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Cork Independent


Perception of gardaí improved

Wednesday, 6th December, 2017 6:03pm

The number of people who have a positive perception of An Garda Síochána has risen, according to a new survey.

An Garda Síochána’s Public Attitudes Survey for the third quarter (Q3) of 2017 showed an improvement in perceptions of the garda organisation across three of the six measures of effectiveness and capability between Q3 2016 and Q3 2017.

84 per cent of respondents agreed that members of An Garda Síochána were friendly or helpful (down three per cent from Q3 2016), 63 per cent agreed that the organisation was community focused (up one per cent), 58 per cent thought the organisation was modern or progressive (up two per cent), 55 per cent said it was effective in tackling crime (up five per cent), 36 per cent said it was well managed (down five per cent), and 35 per cent thought An Garda Síochána provided a world-class police service (no change).

There was a two per cent increase between Q2 2017 and Q3 2017 in providing a world class service and a decline between Q2 2017 and Q3 2017 in terms of the organisation being friendly or helpful (down one per cent), well managed (down six per cent) and a five per cent decrease in providing a world class police service. There was no change in the remaining criteria - effective in tackling crime, community focused, modern or progressive.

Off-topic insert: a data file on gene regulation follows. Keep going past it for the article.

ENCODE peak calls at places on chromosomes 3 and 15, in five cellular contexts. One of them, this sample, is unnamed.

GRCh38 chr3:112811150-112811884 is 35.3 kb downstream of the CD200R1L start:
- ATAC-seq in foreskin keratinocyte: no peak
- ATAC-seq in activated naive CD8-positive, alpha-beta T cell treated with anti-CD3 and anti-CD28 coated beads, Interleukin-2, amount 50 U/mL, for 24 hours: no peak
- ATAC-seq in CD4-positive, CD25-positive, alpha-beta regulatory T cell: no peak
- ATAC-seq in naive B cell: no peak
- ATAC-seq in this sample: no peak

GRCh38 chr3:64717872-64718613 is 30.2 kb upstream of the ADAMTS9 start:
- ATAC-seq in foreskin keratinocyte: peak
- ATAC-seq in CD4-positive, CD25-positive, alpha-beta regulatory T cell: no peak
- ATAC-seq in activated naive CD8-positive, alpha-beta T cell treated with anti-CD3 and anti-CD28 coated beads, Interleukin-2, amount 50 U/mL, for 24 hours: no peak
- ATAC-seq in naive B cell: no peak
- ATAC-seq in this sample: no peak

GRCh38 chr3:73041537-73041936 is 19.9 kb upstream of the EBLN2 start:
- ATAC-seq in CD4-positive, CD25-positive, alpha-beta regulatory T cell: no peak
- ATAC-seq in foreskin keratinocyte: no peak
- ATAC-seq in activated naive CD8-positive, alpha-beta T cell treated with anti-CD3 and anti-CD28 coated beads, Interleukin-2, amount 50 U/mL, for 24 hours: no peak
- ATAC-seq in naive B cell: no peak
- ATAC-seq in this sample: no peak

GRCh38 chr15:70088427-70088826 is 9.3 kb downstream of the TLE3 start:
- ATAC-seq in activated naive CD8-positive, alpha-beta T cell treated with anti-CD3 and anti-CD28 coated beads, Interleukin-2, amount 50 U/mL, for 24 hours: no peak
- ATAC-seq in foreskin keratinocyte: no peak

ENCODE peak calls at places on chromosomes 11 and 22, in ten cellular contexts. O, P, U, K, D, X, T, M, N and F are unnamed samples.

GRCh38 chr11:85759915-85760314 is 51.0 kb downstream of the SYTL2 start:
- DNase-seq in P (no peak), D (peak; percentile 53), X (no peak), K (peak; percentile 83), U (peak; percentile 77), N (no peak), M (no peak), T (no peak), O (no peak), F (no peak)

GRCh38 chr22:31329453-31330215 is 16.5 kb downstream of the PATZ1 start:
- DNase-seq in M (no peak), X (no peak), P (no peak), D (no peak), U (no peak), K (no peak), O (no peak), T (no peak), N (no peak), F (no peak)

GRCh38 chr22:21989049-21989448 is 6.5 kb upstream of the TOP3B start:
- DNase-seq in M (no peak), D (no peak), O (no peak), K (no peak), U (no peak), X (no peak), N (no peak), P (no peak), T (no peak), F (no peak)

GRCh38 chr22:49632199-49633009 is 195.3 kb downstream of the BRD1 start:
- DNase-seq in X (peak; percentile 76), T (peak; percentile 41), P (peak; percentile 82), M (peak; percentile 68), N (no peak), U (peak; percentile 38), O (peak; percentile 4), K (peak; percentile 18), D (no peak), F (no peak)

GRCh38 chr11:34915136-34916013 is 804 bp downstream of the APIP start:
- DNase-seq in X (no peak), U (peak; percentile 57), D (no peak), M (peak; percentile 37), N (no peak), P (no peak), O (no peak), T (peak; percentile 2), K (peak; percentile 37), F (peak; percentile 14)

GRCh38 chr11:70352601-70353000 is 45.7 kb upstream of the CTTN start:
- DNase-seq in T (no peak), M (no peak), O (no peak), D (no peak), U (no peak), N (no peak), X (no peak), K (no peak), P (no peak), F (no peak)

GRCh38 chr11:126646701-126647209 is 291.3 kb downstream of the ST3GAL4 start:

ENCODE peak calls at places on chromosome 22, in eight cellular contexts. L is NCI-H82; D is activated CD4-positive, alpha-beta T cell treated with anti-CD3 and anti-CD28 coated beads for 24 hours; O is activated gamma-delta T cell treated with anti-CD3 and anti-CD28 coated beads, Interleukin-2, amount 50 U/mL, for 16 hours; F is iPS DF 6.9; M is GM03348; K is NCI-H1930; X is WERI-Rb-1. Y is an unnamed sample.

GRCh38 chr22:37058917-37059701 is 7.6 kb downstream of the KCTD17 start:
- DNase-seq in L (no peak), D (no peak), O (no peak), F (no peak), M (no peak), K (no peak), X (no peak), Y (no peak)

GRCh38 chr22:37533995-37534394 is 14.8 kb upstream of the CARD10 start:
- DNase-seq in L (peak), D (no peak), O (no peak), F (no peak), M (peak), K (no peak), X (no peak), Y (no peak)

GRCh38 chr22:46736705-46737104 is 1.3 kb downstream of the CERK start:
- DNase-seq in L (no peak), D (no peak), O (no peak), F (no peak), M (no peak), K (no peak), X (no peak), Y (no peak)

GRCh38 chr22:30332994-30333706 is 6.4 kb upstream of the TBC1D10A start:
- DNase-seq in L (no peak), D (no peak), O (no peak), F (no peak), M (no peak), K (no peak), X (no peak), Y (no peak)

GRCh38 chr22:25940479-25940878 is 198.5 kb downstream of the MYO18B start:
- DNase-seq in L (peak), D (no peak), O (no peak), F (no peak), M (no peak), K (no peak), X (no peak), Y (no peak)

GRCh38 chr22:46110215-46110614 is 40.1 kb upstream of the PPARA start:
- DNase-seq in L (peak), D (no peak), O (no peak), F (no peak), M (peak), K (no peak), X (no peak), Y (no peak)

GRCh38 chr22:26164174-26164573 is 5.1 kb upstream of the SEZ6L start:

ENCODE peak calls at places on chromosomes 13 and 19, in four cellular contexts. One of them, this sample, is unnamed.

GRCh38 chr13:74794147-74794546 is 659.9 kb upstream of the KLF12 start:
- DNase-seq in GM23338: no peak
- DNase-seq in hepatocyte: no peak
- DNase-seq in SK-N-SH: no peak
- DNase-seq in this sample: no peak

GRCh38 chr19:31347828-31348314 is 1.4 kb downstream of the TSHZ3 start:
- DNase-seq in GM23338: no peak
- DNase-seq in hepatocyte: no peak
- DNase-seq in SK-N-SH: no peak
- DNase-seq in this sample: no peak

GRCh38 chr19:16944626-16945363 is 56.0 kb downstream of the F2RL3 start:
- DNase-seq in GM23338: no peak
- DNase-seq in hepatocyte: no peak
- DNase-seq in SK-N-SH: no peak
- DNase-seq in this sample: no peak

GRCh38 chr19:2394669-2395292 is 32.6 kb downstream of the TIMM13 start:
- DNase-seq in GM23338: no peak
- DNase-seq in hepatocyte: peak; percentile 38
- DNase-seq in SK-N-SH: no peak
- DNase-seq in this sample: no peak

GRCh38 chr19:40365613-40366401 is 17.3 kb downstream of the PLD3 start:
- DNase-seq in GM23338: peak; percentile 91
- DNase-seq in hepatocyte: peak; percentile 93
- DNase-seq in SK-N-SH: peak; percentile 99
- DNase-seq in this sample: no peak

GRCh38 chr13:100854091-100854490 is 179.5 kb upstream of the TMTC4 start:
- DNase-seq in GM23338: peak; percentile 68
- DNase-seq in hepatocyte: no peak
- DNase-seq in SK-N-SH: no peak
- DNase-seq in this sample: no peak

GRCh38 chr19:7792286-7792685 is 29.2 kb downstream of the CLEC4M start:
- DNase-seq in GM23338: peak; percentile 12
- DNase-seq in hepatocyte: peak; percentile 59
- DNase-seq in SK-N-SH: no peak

The survey also showed a drop in the victimisation rate from 7.8 per cent to 6.7 per cent.

According to the survey, the vast majority of people – 70 per cent - say that fear of crime has no impact on their quality of life. This is a five per cent increase from the same quarter in 2016. Nearly 40 per cent of people have no fear about crime in general and 47 per cent of people do not worry about becoming a victim of crime.

The survey found a year-on-year reduction in the number of people who considered crime to be a very serious or serious problem in their area. Trust in An Garda Síochána remains high at 89 per cent, and there has been an improvement in the perceptions of the garda organisation as being community focused, modern and progressive, and effective in tackling crime.

The survey did however find a 14 per cent decrease, from 64 per cent to 50 per cent, in satisfaction among victims with how their situation was handled when they reported their crime to gardaí. The Garda Public Attitudes Survey, which is conducted by Amárach Research on behalf of An Garda Síochána, was conducted between July and September of this year.

Deputy Commissioner of Policing and Security John Twomey welcomed the improvements but said: “As we head into winter, we need to work even harder to ensure the communities we serve feel protected and are protected. It is a concern to see such a large fall in victim satisfaction. This is something that we will be monitoring very closely and working to ensure that victims get the service and supports they need, deserve and are entitled to.”

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